Wildlife

The se­crets be­hind fall­ing au­tumn leaves, the munt­jac deer and meet the gar­dener’s best friend

Sussex Life - - Inside -

As sum­mer drifts into au­tumn, we’re treated to a spec­tac­u­lar show of colour as the nat­u­ral pal­ette shifts from myr­iad shades of leaf green to a golden blaze of red and yel­low.

This dra­matic dis­play is in­cred­i­bly beau­ti­ful but it also serves an im­por­tant eco­log­i­cal func­tion as de­cid­u­ous trees pre­pare for the per­ils of win­ter. By shed­ding their leaves they can con­serve pre­cious wa­ter, which can be in short sup­ply when the ground is frozen, and also re­duce the risk of be­ing blown down or dam­aged by win­ter storms. Growth is halted and the trees en­ter a dor­mant state to ‘sleep’ through the worst of the win­try weather.

The rea­son the leaves change colour be­fore they fall is linked to the pro­duc­tion of chloro­phyll, the green pig­ment that is vi­tal for pho­to­syn­the­sis. Each leaf is like a minia­ture so­lar panel, us­ing the en­ergy from sun­light to pro­duce the sug­ars that fuel new growth, and chloro­phyll lev­els are reg­u­larly topped up through­out the spring and sum­mer to make the most of the grow­ing sea­son. But as the days shorten and there is less so­lar en­ergy avail­able, chloro­phyll pro­duc­tion slows down and will even­tu­ally stop al­to­gether. The green fades and the leaf pig­ments that were pre­vi­ously masked by chloro­phyll are grad­u­ally re­vealed. The yel­lows and oranges are pro­duced by carotene pig­ments, while reds, pinks and pur­ples are cre­ated by an­tho­cyanins.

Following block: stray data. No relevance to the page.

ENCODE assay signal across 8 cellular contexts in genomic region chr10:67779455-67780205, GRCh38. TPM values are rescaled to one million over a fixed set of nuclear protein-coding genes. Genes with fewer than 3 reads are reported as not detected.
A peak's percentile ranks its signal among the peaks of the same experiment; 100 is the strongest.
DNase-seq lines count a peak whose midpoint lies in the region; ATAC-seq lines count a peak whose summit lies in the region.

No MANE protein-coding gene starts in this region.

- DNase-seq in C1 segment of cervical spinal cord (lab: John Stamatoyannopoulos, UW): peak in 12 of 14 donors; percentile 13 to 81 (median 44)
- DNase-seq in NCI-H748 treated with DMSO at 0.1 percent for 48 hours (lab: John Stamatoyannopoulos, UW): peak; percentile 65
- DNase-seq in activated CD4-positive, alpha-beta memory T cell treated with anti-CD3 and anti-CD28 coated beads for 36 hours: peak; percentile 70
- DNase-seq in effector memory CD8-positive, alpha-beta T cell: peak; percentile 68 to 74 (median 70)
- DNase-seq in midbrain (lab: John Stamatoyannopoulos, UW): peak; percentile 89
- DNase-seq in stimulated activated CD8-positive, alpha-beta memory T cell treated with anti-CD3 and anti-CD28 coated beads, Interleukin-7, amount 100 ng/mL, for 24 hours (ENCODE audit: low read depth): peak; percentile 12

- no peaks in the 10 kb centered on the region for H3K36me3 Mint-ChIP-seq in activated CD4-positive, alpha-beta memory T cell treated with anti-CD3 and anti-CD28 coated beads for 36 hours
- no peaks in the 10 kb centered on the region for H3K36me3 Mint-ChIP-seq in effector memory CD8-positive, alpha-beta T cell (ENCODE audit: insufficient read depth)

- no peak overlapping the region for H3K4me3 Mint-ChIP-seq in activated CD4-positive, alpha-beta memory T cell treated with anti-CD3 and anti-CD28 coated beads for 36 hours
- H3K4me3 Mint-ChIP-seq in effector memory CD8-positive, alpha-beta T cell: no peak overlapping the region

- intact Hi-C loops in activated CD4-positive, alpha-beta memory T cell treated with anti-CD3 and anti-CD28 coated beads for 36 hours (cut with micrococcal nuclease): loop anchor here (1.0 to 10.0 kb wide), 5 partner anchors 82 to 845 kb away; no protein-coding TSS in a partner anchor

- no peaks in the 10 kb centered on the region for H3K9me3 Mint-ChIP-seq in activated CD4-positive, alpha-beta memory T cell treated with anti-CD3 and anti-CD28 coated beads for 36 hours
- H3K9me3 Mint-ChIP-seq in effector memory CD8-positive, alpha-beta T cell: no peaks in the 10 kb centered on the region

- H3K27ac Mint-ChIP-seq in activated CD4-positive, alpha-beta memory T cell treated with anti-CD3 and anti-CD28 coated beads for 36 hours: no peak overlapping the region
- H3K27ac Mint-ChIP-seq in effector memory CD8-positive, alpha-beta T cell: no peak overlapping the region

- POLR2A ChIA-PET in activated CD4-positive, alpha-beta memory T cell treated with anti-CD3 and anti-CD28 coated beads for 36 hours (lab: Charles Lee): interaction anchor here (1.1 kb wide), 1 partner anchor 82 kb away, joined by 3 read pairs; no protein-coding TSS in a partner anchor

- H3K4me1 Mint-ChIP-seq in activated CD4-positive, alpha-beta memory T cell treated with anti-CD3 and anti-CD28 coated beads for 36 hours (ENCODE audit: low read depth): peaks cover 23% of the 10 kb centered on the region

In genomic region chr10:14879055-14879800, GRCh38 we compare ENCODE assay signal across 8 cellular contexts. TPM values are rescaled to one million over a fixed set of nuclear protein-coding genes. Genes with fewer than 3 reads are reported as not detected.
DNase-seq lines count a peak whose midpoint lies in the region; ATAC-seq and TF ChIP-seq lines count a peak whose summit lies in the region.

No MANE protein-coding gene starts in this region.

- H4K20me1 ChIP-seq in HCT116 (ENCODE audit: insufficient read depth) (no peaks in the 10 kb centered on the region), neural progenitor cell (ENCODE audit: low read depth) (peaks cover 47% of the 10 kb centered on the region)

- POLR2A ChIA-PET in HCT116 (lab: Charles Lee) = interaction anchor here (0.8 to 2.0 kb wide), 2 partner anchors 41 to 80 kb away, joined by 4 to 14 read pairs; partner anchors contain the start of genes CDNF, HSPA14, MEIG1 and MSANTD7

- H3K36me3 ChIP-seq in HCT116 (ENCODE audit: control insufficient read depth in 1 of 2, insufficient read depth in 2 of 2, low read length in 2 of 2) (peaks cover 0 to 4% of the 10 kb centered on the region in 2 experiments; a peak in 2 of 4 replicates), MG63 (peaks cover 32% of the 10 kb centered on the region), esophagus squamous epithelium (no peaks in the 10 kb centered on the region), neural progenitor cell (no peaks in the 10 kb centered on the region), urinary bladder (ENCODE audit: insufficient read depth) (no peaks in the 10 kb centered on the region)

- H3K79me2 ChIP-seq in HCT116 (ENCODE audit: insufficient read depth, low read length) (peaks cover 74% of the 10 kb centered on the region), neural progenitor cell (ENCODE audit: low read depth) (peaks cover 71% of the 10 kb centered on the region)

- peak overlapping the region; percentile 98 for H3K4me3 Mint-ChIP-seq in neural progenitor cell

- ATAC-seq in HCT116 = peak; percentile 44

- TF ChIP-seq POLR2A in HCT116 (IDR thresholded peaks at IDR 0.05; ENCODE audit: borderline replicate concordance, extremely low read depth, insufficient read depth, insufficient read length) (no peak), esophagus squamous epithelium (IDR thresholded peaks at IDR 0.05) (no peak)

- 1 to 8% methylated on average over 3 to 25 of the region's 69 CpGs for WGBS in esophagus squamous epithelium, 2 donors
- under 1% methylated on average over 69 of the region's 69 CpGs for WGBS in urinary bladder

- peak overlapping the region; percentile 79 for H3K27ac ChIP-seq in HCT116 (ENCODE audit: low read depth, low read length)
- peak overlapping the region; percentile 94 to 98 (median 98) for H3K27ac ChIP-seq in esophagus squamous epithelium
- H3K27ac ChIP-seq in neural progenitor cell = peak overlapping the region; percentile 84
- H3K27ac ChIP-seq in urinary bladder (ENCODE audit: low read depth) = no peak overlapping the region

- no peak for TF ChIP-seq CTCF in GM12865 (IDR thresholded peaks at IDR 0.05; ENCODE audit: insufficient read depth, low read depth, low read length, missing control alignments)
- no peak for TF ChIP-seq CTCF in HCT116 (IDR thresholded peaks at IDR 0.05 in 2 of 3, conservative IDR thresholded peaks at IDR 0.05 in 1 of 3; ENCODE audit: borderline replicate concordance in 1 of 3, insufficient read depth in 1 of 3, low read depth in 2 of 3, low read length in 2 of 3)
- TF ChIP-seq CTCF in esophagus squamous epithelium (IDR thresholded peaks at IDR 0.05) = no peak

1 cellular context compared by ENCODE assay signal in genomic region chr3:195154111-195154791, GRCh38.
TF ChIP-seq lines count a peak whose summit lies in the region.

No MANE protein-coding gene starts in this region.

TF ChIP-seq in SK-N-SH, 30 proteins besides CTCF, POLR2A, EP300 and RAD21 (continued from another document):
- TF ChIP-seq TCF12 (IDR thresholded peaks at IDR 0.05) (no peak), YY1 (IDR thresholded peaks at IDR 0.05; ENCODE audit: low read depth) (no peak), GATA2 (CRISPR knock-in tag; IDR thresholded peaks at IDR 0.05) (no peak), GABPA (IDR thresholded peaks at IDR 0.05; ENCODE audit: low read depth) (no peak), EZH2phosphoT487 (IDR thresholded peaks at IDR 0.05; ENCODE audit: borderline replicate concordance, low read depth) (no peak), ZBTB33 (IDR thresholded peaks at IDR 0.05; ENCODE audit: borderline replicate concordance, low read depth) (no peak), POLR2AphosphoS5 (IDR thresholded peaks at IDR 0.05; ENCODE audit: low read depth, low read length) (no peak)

Mean­while, within each leaf, a wall of cells starts to form across the base of the stem. This process is trig­gered by a drop in tem­per­a­ture and a sub­se­quent change in the tree’s hor­mone lev­els, and will even­tu­ally sever the leaf to send it drift­ing to the ground. But be­fore this hap­pens, the usual flow of sug­ars out of the leaf to­wards the trunk is blocked. With nowhere to go, the ex­cess sugar is con­verted into more an­tho­cyanin pig­ments, pro­duc­ing an even deeper red blush.

The au­tum­nal colours are most im­pres­sive when there is a com­bi­na­tion of low (but above freez­ing) tem­per­a­tures, dry weather and plenty of sun­shine. These con­di­tions all serve to re­duce chloro­phyll lev­els and en­hance the con­ver­sion of leftover sug­ars, pro­duc­ing more in­tense shades of red and a truly mag­nif­i­cent wildlife spec­ta­cle.

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